LONDON – British Prime Minister Boris Johnson has monitored one of the highest coronavirus deaths in Europe, his Brexit project is fraught with problems and his country threatens to fall apart.
But his biggest problem right now is some pillows and a couple of rolls of wallpaper.
On Wednesday, the UK Electoral Commission watchdog opened an investigation into renovations to the Prime Minister’s official residence above the Downing Street offices.
This happens after the allegations that the extensive renovation work was originally paid for with undeclared money from a donor to the Conservative Party.
For many observers, however, it is about much more than that.
Opponents say the “money for pillows” claim is just the latest example of “Tory Sleaze” – Johnson’s Conservative Party has been called the “Tories” for centuries – with managerial jobs and lucrative government contracts being given to friends, relatives and other contacts during the Pandemic.
“What do we get from this Prime Minister and this Conservative government? Shady contracts, jobs for their companions and cash for access,” said Keir Starmer, leader of the opposition Labor Party, during a fiery debate in the House of Commons on Wednesday. “And who is at the heart of it? The Prime Minister. Major Sleaze sitting there,” he added, pointing at Johnson across the chamber.
Johnson has denied any wrongdoing and said he has now paid the full cost of the renovation. But he refused to answer important questions about who paid what and when.
The Prime Minister lost his usual cheerful demeanor and fell into a red-faced joke when Starmer – former Attorney General of the British State – repeatedly urged him for answers in Parliament.
“Week after week in this country people can tell the difference between a Labor Party that turns and turns with the wind and thinks of nothing but political games,” said Johnson in one of his attempts to change the subject .
Commons spokesman Lindsay Hoyle had to interject: “Alright! Let’s see if we can calm it down a bit.”
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Prime Ministers are given £ 30,000 (about $ 42,000) each year to renovate their official residence at 11 Downing Street. But the Daily Mail and other newspapers have reported that Johnson’s cost was many times that.
Johnson ignored Starmer’s question after reports that Lord Brownlow, a millionaire businessman and Conservative member of the House of Lords, paid £ 58,000 of that bill and donated nearly £ 3 million to the party.
Johnson’s now estranged ex-advisor Dominic Cummings, wrote in a blog post last week that the Prime Minister’s “plans to secretly make donors pay for the renovation were unethical, stupid, possibly illegal, and almost certainly against the rules” when carried out in the manner he intended.
UK lawmakers are required to declare donations or loans over £ 500 within 28 days to ensure that any access or preferential treatment they give to donors is recorded and tracked.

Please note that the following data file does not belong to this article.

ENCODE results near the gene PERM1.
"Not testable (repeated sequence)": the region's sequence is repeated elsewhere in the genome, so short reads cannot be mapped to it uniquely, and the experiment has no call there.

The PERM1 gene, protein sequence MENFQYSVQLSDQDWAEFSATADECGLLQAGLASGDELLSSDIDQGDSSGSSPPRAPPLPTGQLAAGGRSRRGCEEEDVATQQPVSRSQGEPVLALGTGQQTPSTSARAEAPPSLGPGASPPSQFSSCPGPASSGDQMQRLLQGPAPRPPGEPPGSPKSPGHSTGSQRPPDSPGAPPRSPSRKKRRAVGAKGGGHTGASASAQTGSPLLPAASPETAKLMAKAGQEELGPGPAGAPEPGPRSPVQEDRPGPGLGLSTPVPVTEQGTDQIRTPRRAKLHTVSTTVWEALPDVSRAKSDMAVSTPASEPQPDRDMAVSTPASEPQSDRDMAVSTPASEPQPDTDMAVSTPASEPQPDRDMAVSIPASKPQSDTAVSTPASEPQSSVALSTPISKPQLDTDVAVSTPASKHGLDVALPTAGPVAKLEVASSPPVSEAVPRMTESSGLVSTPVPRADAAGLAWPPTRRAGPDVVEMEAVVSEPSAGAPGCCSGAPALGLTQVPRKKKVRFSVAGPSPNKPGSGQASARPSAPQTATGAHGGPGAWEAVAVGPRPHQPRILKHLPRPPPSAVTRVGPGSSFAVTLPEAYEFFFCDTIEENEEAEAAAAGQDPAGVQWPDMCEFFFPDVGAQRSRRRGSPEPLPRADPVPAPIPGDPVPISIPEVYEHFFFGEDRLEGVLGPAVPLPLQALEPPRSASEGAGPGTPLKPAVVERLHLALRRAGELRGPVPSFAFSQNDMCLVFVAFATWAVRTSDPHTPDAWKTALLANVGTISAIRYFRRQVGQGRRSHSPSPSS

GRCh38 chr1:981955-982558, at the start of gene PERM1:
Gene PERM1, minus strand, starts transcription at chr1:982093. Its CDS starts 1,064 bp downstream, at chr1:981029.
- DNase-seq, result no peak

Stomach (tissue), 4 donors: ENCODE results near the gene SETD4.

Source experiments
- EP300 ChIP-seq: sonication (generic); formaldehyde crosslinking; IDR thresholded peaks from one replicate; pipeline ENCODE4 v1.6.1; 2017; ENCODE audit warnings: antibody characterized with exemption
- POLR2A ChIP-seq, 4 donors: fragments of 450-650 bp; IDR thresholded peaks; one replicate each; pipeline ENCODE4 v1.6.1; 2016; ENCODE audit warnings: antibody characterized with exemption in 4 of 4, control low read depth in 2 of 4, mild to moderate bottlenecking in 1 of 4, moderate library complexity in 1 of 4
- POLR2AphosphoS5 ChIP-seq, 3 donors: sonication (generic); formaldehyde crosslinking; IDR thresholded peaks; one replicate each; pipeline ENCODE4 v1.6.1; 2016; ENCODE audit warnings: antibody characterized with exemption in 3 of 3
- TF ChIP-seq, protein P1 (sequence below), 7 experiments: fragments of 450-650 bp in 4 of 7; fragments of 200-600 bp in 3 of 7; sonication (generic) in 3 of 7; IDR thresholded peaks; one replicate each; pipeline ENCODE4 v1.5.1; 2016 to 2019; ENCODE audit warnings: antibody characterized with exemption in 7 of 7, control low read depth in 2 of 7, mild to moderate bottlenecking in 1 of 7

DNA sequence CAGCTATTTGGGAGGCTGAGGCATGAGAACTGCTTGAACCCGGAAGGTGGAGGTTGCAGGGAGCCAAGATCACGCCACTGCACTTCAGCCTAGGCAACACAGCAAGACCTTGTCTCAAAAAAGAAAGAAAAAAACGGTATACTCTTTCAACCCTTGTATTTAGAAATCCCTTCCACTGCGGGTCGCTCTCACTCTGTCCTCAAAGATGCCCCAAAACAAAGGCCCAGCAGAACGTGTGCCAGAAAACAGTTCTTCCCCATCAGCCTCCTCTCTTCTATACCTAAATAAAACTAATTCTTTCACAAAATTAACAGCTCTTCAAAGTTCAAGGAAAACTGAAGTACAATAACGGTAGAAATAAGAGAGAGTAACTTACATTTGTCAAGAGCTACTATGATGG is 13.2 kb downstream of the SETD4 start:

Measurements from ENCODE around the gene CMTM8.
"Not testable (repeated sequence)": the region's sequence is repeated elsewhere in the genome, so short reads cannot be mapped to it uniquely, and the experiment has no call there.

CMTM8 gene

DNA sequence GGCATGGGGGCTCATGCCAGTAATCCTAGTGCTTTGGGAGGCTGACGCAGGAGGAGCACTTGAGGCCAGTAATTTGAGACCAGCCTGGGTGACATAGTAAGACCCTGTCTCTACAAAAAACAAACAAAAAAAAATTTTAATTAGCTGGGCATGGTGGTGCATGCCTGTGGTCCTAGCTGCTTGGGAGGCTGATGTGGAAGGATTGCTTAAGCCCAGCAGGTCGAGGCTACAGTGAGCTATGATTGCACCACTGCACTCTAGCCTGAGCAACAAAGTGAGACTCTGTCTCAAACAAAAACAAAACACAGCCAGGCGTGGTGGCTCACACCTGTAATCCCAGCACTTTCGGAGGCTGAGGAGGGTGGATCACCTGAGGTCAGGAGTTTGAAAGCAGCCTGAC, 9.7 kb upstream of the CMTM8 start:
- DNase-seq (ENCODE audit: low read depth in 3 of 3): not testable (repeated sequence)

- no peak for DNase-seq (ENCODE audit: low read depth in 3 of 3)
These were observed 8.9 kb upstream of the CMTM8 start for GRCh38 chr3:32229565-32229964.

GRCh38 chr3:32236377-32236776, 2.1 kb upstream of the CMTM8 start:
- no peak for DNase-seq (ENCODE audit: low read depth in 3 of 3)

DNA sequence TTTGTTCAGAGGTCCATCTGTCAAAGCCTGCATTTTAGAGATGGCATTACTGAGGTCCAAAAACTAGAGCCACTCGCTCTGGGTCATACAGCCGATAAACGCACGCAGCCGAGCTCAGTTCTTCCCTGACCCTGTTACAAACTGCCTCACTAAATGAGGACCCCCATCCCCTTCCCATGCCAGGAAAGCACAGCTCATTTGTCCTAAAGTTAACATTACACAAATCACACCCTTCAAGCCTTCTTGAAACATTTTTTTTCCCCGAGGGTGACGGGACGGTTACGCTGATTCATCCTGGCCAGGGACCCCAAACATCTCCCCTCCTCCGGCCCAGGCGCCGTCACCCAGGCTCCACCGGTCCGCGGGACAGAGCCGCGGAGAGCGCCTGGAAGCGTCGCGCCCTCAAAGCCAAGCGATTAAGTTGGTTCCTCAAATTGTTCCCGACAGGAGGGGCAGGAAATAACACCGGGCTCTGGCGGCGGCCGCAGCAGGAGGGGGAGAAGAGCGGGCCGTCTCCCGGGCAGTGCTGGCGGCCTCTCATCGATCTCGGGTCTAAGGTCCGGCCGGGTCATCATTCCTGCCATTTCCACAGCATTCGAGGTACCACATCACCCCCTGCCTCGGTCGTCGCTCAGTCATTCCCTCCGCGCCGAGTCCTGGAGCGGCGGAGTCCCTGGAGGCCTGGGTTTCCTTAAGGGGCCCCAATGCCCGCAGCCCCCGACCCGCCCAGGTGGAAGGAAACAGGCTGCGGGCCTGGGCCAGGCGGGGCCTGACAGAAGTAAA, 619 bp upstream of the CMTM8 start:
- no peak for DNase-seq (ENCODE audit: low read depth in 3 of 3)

The allegations are serious. The Electoral Commission has the power to impose fines of up to £ 20,000 and, if necessary, refer the matter to the police. However, Johnson says he will be the final judge on whether the Ministerial Code has been violated.
“This government stinks of corruption,” said Scott Lucas, professor of international politics at the University of Birmingham, England. “And by that I mean the number of contracts that went to friends and family who took advantage of the pandemic.”
For others, the questions about Johnson’s apartment are more a symptom of a power struggle raging in the heart of Downing Street.
Critics describe a system in which the Prime Minister’s courtiers have broken down into factions, inform each other and vie for the Prime Minister’s attention.
These newspaper leaks have brought more damaging stories, including claims that Johnson said during a meeting that he would rather “pile the bodies” than put in another national lockdown.
Johnson categorically declined to make this comment, which was covered by most of the UK newspapers, as well as the BBC and its main competitor, ITV. All cited multiple anonymous sources who said they heard the comment.
Characters at Johnson’s court include his fiancée Carrie Symonds, a former Conservative communications director who is reportedly behind the opulent renovations.
She managed to offend a bastion of British cultural life when a profile of her in high society magazine Tatler said her renovation was necessary to get rid of what an unnamed visitor described as a “John Lewis Furniture Nightmare” Prime Minister Theresa May.
John Lewis department store is one of the UK’s most popular brands. The annual Christmas TV commercial, which has become an indispensable calendar event, is typical.
Johnson’s problems could worsen in the coming weeks thanks to his former right-wing husband.
Cummings, armed with a catalog of text messages and emails from his time next to the throne, is due to bring evidence to lawmakers next month and has promised to answer any questions he may have.
Cummings “seems to have absolutely every record of every conversation during this time and has absolutely no desire to use it to strike back when attacked,” said Robert Colvile, who co-wrote Johnson’s 2019 election manifesto and now directs the Center for Policy Studies, a right-wing London think tank.
Johnson dealing with Cummings is like “having a gasoline fight with an arsonist,” said Colvile, using the British word for gasoline. “Strategically, it wasn’t the best decision he has ever made.”